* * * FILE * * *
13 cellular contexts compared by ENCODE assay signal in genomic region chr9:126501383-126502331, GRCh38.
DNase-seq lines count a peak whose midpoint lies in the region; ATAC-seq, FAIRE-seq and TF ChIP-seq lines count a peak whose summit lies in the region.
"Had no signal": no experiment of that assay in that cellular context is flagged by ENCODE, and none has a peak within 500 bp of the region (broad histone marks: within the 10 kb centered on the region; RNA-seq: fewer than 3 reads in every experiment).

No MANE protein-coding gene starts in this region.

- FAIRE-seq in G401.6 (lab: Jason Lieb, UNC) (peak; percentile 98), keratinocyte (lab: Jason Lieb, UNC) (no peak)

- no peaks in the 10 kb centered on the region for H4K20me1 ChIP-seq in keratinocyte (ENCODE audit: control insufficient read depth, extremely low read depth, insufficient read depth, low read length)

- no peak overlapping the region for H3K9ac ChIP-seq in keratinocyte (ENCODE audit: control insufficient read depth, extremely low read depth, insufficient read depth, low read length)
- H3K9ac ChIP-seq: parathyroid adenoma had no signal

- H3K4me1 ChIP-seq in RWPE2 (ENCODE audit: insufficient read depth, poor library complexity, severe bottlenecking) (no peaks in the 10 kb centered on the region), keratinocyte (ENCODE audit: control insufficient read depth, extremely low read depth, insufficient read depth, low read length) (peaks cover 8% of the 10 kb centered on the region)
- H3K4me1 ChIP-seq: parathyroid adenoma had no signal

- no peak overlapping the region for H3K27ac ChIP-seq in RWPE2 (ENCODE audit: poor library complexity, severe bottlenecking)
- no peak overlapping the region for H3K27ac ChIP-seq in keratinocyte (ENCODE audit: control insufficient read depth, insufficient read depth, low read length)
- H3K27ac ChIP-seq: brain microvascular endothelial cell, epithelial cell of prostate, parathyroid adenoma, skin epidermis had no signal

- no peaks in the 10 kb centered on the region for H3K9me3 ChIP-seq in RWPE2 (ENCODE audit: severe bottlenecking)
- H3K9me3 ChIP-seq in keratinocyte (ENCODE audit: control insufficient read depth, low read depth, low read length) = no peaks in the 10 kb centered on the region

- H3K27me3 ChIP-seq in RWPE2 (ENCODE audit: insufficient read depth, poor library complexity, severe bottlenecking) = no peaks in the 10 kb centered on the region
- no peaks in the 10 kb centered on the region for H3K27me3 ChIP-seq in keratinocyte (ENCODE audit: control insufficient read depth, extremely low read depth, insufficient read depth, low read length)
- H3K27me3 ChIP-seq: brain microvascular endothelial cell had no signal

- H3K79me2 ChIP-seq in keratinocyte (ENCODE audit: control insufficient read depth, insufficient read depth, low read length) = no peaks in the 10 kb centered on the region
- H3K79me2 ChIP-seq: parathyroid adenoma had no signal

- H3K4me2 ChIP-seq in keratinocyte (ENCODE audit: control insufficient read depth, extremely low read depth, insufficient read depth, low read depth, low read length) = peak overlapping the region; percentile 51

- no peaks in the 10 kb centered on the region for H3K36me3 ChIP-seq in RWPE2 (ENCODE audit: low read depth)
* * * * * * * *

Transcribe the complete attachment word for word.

13 cellular contexts compared by ENCODE assay signal in genomic region chr9:126501383-126502331, GRCh38.
DNase-seq lines count a peak whose midpoint lies in the region; ATAC-seq, FAIRE-seq and TF ChIP-seq lines count a peak whose summit lies in the region.
"Had no signal": no experiment of that assay in that cellular context is flagged by ENCODE, and none has a peak within 500 bp of the region (broad histone marks: within the 10 kb centered on the region; RNA-seq: fewer than 3 reads in every experiment).

No MANE protein-coding gene starts in this region.

- FAIRE-seq in G401.6 (lab: Jason Lieb, UNC) (peak; percentile 98), keratinocyte (lab: Jason Lieb, UNC) (no peak)

- no peaks in the 10 kb centered on the region for H4K20me1 ChIP-seq in keratinocyte (ENCODE audit: control insufficient read depth, extremely low read depth, insufficient read depth, low read length)

- no peak overlapping the region for H3K9ac ChIP-seq in keratinocyte (ENCODE audit: control insufficient read depth, extremely low read depth, insufficient read depth, low read length)
- H3K9ac ChIP-seq: parathyroid adenoma had no signal

- H3K4me1 ChIP-seq in RWPE2 (ENCODE audit: insufficient read depth, poor library complexity, severe bottlenecking) (no peaks in the 10 kb centered on the region), keratinocyte (ENCODE audit: control insufficient read depth, extremely low read depth, insufficient read depth, low read length) (peaks cover 8% of the 10 kb centered on the region)
- H3K4me1 ChIP-seq: parathyroid adenoma had no signal

- no peak overlapping the region for H3K27ac ChIP-seq in RWPE2 (ENCODE audit: poor library complexity, severe bottlenecking)
- no peak overlapping the region for H3K27ac ChIP-seq in keratinocyte (ENCODE audit: control insufficient read depth, insufficient read depth, low read length)
- H3K27ac ChIP-seq: brain microvascular endothelial cell, epithelial cell of prostate, parathyroid adenoma, skin epidermis had no signal

- no peaks in the 10 kb centered on the region for H3K9me3 ChIP-seq in RWPE2 (ENCODE audit: severe bottlenecking)
- H3K9me3 ChIP-seq in keratinocyte (ENCODE audit: control insufficient read depth, low read depth, low read length) = no peaks in the 10 kb centered on the region

- H3K27me3 ChIP-seq in RWPE2 (ENCODE audit: insufficient read depth, poor library complexity, severe bottlenecking) = no peaks in the 10 kb centered on the region
- no peaks in the 10 kb centered on the region for H3K27me3 ChIP-seq in keratinocyte (ENCODE audit: control insufficient read depth, extremely low read depth, insufficient read depth, low read length)
- H3K27me3 ChIP-seq: brain microvascular endothelial cell had no signal

- H3K79me2 ChIP-seq in keratinocyte (ENCODE audit: control insufficient read depth, insufficient read depth, low read length) = no peaks in the 10 kb centered on the region
- H3K79me2 ChIP-seq: parathyroid adenoma had no signal

- H3K4me2 ChIP-seq in keratinocyte (ENCODE audit: control insufficient read depth, extremely low read depth, insufficient read depth, low read depth, low read length) = peak overlapping the region; percentile 51

- no peaks in the 10 kb centered on the region for H3K36me3 ChIP-seq in RWPE2 (ENCODE audit: low read depth)